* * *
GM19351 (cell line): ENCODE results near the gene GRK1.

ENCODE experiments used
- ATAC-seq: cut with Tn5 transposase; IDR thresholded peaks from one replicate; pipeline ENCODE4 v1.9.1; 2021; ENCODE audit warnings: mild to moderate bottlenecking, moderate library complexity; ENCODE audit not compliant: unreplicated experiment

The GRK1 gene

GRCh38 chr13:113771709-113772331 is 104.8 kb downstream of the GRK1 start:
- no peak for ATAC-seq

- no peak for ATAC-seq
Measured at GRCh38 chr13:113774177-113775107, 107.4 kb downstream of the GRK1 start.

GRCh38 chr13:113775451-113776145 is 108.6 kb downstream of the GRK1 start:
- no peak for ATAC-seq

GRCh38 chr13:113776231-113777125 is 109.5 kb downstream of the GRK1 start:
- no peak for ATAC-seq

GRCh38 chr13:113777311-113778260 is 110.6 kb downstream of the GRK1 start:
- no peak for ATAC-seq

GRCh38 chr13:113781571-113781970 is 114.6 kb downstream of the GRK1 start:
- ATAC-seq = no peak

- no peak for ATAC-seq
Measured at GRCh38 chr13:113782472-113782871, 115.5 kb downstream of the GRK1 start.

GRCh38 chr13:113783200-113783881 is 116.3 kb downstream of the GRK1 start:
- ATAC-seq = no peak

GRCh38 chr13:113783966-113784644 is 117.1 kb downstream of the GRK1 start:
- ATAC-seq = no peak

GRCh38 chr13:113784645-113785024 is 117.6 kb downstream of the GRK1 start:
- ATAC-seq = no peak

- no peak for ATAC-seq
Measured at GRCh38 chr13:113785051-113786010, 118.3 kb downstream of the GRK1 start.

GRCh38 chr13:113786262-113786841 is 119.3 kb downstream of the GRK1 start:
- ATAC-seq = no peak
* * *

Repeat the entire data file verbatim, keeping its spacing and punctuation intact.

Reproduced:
GM19351 (cell line): ENCODE results near the gene GRK1.

ENCODE experiments used
- ATAC-seq: cut with Tn5 transposase; IDR thresholded peaks from one replicate; pipeline ENCODE4 v1.9.1; 2021; ENCODE audit warnings: mild to moderate bottlenecking, moderate library complexity; ENCODE audit not compliant: unreplicated experiment

The GRK1 gene

GRCh38 chr13:113771709-113772331 is 104.8 kb downstream of the GRK1 start:
- no peak for ATAC-seq

- no peak for ATAC-seq
Measured at GRCh38 chr13:113774177-113775107, 107.4 kb downstream of the GRK1 start.

GRCh38 chr13:113775451-113776145 is 108.6 kb downstream of the GRK1 start:
- no peak for ATAC-seq

GRCh38 chr13:113776231-113777125 is 109.5 kb downstream of the GRK1 start:
- no peak for ATAC-seq

GRCh38 chr13:113777311-113778260 is 110.6 kb downstream of the GRK1 start:
- no peak for ATAC-seq

GRCh38 chr13:113781571-113781970 is 114.6 kb downstream of the GRK1 start:
- ATAC-seq = no peak

- no peak for ATAC-seq
Measured at GRCh38 chr13:113782472-113782871, 115.5 kb downstream of the GRK1 start.

GRCh38 chr13:113783200-113783881 is 116.3 kb downstream of the GRK1 start:
- ATAC-seq = no peak

GRCh38 chr13:113783966-113784644 is 117.1 kb downstream of the GRK1 start:
- ATAC-seq = no peak

GRCh38 chr13:113784645-113785024 is 117.6 kb downstream of the GRK1 start:
- ATAC-seq = no peak

- no peak for ATAC-seq
Measured at GRCh38 chr13:113785051-113786010, 118.3 kb downstream of the GRK1 start.

GRCh38 chr13:113786262-113786841 is 119.3 kb downstream of the GRK1 start:
- ATAC-seq = no peak